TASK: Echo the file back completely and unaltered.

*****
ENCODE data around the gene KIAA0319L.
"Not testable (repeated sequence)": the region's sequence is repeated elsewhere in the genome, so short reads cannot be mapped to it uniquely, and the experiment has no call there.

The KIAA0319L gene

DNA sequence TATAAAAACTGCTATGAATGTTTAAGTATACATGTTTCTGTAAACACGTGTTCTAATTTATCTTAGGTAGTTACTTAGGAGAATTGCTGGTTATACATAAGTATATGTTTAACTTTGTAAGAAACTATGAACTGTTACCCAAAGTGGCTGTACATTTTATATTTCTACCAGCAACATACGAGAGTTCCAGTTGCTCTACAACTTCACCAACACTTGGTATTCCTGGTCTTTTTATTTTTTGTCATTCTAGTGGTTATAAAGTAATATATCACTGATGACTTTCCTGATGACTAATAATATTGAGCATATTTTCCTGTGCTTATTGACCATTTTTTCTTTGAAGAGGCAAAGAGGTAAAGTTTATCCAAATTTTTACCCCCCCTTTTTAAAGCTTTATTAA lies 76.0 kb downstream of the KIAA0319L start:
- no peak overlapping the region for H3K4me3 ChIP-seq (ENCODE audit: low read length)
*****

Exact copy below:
ENCODE data around the gene KIAA0319L.
"Not testable (repeated sequence)": the region's sequence is repeated elsewhere in the genome, so short reads cannot be mapped to it uniquely, and the experiment has no call there.

The KIAA0319L gene

DNA sequence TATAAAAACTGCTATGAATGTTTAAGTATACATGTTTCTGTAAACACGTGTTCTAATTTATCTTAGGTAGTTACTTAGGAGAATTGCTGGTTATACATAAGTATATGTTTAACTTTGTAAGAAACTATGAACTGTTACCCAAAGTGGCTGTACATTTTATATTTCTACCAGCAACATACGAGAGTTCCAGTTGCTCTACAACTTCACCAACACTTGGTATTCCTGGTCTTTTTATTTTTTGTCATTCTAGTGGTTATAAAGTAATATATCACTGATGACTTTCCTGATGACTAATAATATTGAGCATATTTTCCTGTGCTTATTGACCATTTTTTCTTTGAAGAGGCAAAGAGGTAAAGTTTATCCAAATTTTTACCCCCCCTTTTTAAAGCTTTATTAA lies 76.0 kb downstream of the KIAA0319L start:
- no peak overlapping the region for H3K4me3 ChIP-seq (ENCODE audit: low read length)